A booster spent millions of dollars on gifts for Hurricane football and basketball players
Every week, our panel of sports fans discusses a topic of the moment. For today's conversation, Emma Carmichael (writer, Deadspin), Jake Simpson (writer, The Atlantic), Patrick Hruby (writer, ESPN and The Atlantic), and Hampton Stevens (writer, ESPN and The Atlantic) talk about the broken system of amateurism in college sports.
The 2011 college football season is just two weeks away! And we already have our first blow-out recruiting scandal of the preseason.
Charles Robinson of Yahoo Sports has turned in the results of an 11-month investigation into the former Miami Hurricanes booster Nevin Shapiro's involvement with the school's basketball and football teams. Shapiro reportedly sustained an "eight-year run of rampant NCAA rule-breaking" that included "cash, prostitutes, entertainment in his multimillion-dollar homes and yacht, paid trips to high-end restaurants and nightclubs, jewelry, bounties for on-field play, travel and, on one occasion, an abortion."
Are you shocked and disgusted yet?
I'm not. Yahoo's report is fascinating and important not because it shares all of the dirty, intricate details of Shapiro's entanglement with the Hurricanes—although that is certainly what will carry the story for the next few weeks—but because the report just feels so familiar and unremarkable by now. Yahoo practically has its own template for this story. Shapiro, for all of his impolite frankness, is right when he suggests that Miami would just be "waiting for the big check to come" if he weren't sitting in jail on other charges. For many high-profile college football programs, the NCAA's standards don't apply unless they have to—and that's why we'll keep hearing accounts like this one in years to come. Miami's not alone here.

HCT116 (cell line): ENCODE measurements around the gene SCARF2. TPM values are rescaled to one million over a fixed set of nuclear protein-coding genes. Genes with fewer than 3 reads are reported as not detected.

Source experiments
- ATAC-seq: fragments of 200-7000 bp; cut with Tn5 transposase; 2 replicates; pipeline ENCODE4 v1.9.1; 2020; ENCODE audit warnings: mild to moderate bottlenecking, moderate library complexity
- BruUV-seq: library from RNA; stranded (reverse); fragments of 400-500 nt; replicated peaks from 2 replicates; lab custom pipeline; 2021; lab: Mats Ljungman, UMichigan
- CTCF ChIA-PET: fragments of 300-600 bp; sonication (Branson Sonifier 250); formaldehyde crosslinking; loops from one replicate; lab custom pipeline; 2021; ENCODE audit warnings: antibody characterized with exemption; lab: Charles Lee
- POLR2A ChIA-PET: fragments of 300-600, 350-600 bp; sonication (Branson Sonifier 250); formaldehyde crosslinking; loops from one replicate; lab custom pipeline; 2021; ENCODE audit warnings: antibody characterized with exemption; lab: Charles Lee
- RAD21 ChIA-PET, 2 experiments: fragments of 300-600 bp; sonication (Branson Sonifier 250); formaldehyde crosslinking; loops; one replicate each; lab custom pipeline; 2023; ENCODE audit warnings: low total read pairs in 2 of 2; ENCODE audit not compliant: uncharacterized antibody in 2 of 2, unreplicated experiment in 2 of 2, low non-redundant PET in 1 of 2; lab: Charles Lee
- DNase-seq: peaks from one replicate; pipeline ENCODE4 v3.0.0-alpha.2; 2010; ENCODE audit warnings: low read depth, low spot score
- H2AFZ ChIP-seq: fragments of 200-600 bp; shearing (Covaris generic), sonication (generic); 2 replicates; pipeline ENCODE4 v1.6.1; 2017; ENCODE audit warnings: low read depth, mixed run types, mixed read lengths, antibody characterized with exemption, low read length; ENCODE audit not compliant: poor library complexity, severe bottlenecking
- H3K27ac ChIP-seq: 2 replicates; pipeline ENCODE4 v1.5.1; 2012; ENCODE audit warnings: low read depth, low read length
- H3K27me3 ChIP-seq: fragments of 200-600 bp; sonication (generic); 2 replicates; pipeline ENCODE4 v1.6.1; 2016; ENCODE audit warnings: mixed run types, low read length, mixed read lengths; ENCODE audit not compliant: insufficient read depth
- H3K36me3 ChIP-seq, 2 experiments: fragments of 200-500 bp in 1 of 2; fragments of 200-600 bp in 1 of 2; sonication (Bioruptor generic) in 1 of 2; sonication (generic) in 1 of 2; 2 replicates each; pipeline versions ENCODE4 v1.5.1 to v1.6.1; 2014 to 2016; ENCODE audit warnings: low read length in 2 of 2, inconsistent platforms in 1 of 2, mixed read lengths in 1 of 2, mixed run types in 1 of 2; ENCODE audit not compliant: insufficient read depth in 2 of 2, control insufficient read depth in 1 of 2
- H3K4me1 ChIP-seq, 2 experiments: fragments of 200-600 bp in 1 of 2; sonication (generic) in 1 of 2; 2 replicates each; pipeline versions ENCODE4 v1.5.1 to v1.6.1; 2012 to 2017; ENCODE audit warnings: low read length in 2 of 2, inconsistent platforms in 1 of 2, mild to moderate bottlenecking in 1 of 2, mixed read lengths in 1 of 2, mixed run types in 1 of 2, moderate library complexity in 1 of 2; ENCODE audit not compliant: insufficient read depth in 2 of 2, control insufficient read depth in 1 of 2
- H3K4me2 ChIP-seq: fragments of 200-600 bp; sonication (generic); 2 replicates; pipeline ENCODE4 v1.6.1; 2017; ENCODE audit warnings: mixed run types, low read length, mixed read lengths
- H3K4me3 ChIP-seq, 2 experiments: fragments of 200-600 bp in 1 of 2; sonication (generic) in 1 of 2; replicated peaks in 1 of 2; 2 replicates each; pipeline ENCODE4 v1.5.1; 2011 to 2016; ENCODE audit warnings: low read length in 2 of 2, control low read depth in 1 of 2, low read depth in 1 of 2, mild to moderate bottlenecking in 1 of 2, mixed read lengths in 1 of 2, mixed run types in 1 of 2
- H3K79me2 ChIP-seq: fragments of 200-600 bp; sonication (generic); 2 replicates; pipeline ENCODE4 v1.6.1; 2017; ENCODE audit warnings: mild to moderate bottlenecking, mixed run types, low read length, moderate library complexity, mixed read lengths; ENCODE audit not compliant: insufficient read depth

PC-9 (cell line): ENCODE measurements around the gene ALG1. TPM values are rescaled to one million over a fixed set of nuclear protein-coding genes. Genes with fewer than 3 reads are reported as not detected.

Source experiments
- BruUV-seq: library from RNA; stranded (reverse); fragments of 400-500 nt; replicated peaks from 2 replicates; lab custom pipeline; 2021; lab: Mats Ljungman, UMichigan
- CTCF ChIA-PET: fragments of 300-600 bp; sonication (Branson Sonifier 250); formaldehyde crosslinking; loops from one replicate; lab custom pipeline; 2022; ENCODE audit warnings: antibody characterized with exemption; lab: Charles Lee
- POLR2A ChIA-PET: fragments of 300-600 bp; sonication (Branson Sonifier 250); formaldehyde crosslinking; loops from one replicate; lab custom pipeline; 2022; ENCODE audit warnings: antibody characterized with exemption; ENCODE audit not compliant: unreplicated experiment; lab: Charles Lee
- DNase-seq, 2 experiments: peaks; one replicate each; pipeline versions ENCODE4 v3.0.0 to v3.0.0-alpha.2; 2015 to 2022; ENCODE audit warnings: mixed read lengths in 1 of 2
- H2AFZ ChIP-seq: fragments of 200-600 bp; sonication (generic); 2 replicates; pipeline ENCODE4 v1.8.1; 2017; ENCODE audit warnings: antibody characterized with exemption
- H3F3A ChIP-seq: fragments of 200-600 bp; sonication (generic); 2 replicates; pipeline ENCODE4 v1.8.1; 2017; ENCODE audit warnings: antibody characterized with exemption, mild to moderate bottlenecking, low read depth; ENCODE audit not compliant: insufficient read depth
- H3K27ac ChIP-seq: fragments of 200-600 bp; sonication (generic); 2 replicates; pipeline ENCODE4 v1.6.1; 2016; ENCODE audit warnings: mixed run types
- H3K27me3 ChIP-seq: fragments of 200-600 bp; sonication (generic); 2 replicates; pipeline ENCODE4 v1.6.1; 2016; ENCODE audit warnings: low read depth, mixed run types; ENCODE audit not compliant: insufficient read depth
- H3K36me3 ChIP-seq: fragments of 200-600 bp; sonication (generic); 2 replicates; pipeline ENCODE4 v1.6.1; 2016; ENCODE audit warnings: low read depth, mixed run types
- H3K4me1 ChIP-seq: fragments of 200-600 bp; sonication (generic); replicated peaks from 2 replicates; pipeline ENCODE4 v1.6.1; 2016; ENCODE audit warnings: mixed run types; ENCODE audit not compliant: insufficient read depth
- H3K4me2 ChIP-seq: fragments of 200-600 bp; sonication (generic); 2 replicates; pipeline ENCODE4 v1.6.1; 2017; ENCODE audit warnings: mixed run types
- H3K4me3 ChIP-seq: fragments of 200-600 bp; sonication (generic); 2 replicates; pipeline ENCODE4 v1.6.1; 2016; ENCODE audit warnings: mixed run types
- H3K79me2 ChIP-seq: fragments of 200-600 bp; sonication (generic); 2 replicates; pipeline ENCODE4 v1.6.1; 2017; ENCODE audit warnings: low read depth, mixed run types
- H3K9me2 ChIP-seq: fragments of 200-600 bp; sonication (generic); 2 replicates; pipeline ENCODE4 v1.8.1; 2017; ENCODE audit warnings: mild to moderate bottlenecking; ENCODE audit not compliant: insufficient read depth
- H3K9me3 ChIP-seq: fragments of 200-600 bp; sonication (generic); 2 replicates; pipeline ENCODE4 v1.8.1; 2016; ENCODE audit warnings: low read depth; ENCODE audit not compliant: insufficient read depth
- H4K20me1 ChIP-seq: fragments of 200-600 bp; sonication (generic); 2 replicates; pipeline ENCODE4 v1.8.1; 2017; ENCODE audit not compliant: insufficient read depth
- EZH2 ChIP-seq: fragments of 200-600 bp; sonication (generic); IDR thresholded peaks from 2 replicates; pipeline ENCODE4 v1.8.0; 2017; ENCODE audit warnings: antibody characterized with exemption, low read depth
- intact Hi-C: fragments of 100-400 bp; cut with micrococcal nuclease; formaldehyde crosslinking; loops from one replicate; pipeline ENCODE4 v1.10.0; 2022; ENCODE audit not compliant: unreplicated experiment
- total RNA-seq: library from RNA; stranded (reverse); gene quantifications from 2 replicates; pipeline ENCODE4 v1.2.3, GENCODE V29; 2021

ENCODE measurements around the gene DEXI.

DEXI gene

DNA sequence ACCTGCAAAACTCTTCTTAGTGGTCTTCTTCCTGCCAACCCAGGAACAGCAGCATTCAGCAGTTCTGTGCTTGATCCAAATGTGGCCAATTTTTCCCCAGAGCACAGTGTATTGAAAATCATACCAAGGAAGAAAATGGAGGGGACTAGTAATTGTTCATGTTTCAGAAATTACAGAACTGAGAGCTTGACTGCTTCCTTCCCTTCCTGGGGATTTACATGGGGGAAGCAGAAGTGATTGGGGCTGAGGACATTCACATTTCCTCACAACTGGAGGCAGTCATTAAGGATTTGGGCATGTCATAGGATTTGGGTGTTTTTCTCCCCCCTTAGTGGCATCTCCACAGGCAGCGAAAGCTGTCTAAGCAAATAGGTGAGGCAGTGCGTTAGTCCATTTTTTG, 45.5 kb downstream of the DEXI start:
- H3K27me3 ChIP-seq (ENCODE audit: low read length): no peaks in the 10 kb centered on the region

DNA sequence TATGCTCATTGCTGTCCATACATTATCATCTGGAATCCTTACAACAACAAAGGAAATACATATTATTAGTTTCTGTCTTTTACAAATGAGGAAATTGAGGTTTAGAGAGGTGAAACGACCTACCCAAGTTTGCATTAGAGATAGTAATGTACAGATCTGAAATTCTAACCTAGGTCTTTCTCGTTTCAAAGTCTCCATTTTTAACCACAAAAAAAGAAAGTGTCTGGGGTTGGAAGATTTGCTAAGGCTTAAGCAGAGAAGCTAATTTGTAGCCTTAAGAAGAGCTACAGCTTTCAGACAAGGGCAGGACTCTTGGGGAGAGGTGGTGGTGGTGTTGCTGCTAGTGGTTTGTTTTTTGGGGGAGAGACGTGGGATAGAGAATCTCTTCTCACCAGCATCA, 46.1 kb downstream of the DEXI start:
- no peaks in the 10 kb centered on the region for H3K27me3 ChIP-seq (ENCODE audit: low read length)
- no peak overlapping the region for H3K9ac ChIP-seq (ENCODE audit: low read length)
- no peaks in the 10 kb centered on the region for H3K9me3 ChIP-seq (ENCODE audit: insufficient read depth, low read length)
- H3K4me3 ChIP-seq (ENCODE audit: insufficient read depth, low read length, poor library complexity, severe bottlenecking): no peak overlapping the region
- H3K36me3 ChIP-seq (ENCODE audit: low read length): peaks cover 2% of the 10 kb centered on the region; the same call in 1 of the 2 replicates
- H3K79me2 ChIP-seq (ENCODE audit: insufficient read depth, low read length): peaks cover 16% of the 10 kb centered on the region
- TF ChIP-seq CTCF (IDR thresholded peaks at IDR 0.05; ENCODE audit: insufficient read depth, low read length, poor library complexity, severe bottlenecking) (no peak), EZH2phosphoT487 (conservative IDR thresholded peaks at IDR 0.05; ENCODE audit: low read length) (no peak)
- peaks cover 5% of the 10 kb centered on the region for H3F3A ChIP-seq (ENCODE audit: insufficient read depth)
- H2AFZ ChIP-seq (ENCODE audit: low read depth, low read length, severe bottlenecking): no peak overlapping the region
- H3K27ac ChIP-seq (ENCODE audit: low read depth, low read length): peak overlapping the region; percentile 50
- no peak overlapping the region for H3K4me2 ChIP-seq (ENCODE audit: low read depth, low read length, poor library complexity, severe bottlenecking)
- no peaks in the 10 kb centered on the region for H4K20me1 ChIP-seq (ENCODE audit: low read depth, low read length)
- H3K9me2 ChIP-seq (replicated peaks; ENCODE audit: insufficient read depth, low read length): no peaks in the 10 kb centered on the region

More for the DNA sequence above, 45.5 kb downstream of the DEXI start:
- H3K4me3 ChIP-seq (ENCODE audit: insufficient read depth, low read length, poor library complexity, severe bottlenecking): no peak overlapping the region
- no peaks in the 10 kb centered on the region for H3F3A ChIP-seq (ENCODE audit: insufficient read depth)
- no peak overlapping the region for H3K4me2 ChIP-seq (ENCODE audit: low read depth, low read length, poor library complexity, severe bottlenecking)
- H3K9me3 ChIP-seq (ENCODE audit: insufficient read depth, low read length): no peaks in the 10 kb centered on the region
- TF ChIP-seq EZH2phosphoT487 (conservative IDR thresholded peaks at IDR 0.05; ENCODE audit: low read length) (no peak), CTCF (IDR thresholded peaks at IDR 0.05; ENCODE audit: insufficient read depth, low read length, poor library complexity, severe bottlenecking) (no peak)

But must we be outraged? The fact that Shapiro paid for prostitutes and sometimes for, in Robinson's words, an "array of women" to be made available to players in hotel rooms Shapiro had also paid for, is fundamentally offensive. But one player, in defending Tyrone Moss's accepting $1,000 from Shapiro the first time they met, points out that the running back arrived in Miami "poor as [expletive] from Pompano and he's got a little kid to feed... Of course he's going to take [the money.] Who wouldn't in that situation?"
It's a good question. Does Moss, and other players like him, deserve that kind of support (which is very different from a striptease!) from people who are willing to provide it?